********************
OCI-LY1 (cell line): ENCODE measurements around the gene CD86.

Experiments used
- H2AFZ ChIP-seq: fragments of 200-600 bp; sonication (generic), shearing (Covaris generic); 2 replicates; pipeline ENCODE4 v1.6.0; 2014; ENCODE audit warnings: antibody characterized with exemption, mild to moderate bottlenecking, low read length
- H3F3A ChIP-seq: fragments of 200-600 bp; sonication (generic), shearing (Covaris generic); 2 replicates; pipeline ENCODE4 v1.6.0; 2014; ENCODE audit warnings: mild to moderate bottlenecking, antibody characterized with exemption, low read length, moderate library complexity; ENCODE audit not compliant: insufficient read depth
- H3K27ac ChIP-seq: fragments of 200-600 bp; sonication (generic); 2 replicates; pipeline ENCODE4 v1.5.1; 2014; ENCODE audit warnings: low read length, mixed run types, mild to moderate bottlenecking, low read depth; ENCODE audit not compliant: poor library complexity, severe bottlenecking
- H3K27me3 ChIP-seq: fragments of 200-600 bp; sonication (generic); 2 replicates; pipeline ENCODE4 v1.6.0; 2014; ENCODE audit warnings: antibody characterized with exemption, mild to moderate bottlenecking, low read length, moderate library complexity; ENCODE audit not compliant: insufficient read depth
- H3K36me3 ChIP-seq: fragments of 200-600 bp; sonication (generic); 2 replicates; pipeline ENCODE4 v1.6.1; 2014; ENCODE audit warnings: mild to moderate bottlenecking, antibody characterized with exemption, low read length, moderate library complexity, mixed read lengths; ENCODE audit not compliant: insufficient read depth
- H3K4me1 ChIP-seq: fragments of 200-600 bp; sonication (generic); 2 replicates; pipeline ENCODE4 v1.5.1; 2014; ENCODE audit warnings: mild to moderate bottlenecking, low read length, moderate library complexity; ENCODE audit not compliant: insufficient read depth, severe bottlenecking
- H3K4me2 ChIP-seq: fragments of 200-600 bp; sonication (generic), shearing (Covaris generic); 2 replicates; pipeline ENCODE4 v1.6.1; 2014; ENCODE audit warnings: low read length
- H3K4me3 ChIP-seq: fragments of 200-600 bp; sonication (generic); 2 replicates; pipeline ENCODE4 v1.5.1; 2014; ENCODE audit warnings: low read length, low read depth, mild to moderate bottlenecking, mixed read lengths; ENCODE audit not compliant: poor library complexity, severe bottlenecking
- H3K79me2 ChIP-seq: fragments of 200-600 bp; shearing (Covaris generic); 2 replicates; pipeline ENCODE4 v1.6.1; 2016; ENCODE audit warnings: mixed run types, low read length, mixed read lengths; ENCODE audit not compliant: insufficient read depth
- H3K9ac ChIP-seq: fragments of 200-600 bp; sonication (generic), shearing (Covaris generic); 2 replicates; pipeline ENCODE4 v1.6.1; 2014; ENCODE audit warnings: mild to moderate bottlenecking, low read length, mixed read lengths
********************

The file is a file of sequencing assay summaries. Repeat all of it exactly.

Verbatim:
OCI-LY1 (cell line): ENCODE measurements around the gene CD86.

Experiments used
- H2AFZ ChIP-seq: fragments of 200-600 bp; sonication (generic), shearing (Covaris generic); 2 replicates; pipeline ENCODE4 v1.6.0; 2014; ENCODE audit warnings: antibody characterized with exemption, mild to moderate bottlenecking, low read length
- H3F3A ChIP-seq: fragments of 200-600 bp; sonication (generic), shearing (Covaris generic); 2 replicates; pipeline ENCODE4 v1.6.0; 2014; ENCODE audit warnings: mild to moderate bottlenecking, antibody characterized with exemption, low read length, moderate library complexity; ENCODE audit not compliant: insufficient read depth
- H3K27ac ChIP-seq: fragments of 200-600 bp; sonication (generic); 2 replicates; pipeline ENCODE4 v1.5.1; 2014; ENCODE audit warnings: low read length, mixed run types, mild to moderate bottlenecking, low read depth; ENCODE audit not compliant: poor library complexity, severe bottlenecking
- H3K27me3 ChIP-seq: fragments of 200-600 bp; sonication (generic); 2 replicates; pipeline ENCODE4 v1.6.0; 2014; ENCODE audit warnings: antibody characterized with exemption, mild to moderate bottlenecking, low read length, moderate library complexity; ENCODE audit not compliant: insufficient read depth
- H3K36me3 ChIP-seq: fragments of 200-600 bp; sonication (generic); 2 replicates; pipeline ENCODE4 v1.6.1; 2014; ENCODE audit warnings: mild to moderate bottlenecking, antibody characterized with exemption, low read length, moderate library complexity, mixed read lengths; ENCODE audit not compliant: insufficient read depth
- H3K4me1 ChIP-seq: fragments of 200-600 bp; sonication (generic); 2 replicates; pipeline ENCODE4 v1.5.1; 2014; ENCODE audit warnings: mild to moderate bottlenecking, low read length, moderate library complexity; ENCODE audit not compliant: insufficient read depth, severe bottlenecking
- H3K4me2 ChIP-seq: fragments of 200-600 bp; sonication (generic), shearing (Covaris generic); 2 replicates; pipeline ENCODE4 v1.6.1; 2014; ENCODE audit warnings: low read length
- H3K4me3 ChIP-seq: fragments of 200-600 bp; sonication (generic); 2 replicates; pipeline ENCODE4 v1.5.1; 2014; ENCODE audit warnings: low read length, low read depth, mild to moderate bottlenecking, mixed read lengths; ENCODE audit not compliant: poor library complexity, severe bottlenecking
- H3K79me2 ChIP-seq: fragments of 200-600 bp; shearing (Covaris generic); 2 replicates; pipeline ENCODE4 v1.6.1; 2016; ENCODE audit warnings: mixed run types, low read length, mixed read lengths; ENCODE audit not compliant: insufficient read depth
- H3K9ac ChIP-seq: fragments of 200-600 bp; sonication (generic), shearing (Covaris generic); 2 replicates; pipeline ENCODE4 v1.6.1; 2014; ENCODE audit warnings: mild to moderate bottlenecking, low read length, mixed read lengths